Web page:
• Last week, my friends Justin, Arianna and I met up for lunch with a Dominican doctor, who had been some kind of liaison with the military med mission Justin and I did last month. (Which I don’t think I ever posted very much about, but it was really great! Speaking as someone who has personally criticized the size of the US military budget, these Reservist medical missions seem like a very well-done program, and one that military PR guys maybe should spend a little more time promoting to the general public.) So when this doctor told us we should meet up because she wanted to help us plan medical missions in our own sites, we were excited about the possibilities. Unfortunately, it turned out that 1) this woman has a crush on Justin that she is apparently prepared to be pretty relentless about pursuing, 2) she has no actual authority with the military med missions and is offering to travel with a couple doctor friends to sites to do one-day mini-missions (which is still a nice project, but not quite what we were hoping for), 3) she is some kind of quack who encouraged Arianna and I to wear vibrating bands around our waists to lose weight, noting that it has worked for all of her patients, many of whom are much fatter than we are, 4) she is interested in acquiring a Peace Corps volunteer to serve as her personal assistant, 5) she is also interested in acquiring a Peace Corps volunteer to serve as her private English tutor, and 6) she is some kind of crazy. Oh, and when I tried to bow out of her crazy meeting by saying I was going to the States for three weeks (true), she asked if I could bring her back “una cosita” (one little thing). I said “Maybe… what?” And she said, “Oh, just a little laptop computer.” Ay, Dios. Anyway, so the three of us engineered our escape (but not before she got Justin to pay for her lunch by claiming her wallet was stolen—which maybe it actually was. Maybe.) by claiming (semi-truthfully) to be subject to the whims of Dominican public transportation, and scurrying to a colmado a block away to sit on plastic chairs and talk about how crazy this woman was. Then, an hourish later, when we actually did need to start leaving to make sure to catch public transportation in time, she passes by the colmado and sees us standing up to leave. “Justin! Justin! You abandoned me!” she yells (Arianna and I are pretty much off the hook). “Oh,” Justin says, awkwardly. “It’s just that after we left, it started raining, so we sat in here to wait a little bit for it to stop…but now we really have to go or we’ll miss the very last carros.” (This is kind of true, in that it had been raining on and off all afternoon, and we really did need to leave then. It’s also an excellent excuse, because Dominicans hate to do anything in the rain, so avoiding rain is always an acceptable motive .) STILL THOUGH, IT WAS SUPER AWKWARD.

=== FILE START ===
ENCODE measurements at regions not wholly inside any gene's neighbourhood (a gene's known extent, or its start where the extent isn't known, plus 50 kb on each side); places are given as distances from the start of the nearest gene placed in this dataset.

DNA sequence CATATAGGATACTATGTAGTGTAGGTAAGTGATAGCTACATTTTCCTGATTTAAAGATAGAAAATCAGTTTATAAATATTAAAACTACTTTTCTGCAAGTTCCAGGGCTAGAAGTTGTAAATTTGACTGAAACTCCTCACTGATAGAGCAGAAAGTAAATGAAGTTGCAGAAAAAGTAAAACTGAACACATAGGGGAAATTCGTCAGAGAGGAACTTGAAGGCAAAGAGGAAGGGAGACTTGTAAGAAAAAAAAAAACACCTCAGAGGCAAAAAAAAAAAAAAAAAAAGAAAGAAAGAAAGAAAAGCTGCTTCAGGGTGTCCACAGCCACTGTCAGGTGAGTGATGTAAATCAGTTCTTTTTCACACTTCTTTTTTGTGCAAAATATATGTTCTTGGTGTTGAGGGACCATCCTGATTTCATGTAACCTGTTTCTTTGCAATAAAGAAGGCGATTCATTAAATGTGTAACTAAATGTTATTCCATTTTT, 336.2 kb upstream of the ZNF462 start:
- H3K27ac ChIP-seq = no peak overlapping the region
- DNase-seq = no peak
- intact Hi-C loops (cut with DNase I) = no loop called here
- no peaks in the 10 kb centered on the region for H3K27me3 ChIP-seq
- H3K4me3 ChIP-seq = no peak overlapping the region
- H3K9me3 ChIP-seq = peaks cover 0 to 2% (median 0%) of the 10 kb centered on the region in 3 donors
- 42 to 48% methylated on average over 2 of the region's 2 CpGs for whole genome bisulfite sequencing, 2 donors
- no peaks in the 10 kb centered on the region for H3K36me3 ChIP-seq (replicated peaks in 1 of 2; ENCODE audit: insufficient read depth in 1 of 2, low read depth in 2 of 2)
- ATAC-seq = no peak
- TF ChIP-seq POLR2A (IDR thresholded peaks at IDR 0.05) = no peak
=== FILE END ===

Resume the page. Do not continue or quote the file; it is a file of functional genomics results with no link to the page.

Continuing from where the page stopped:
No comments: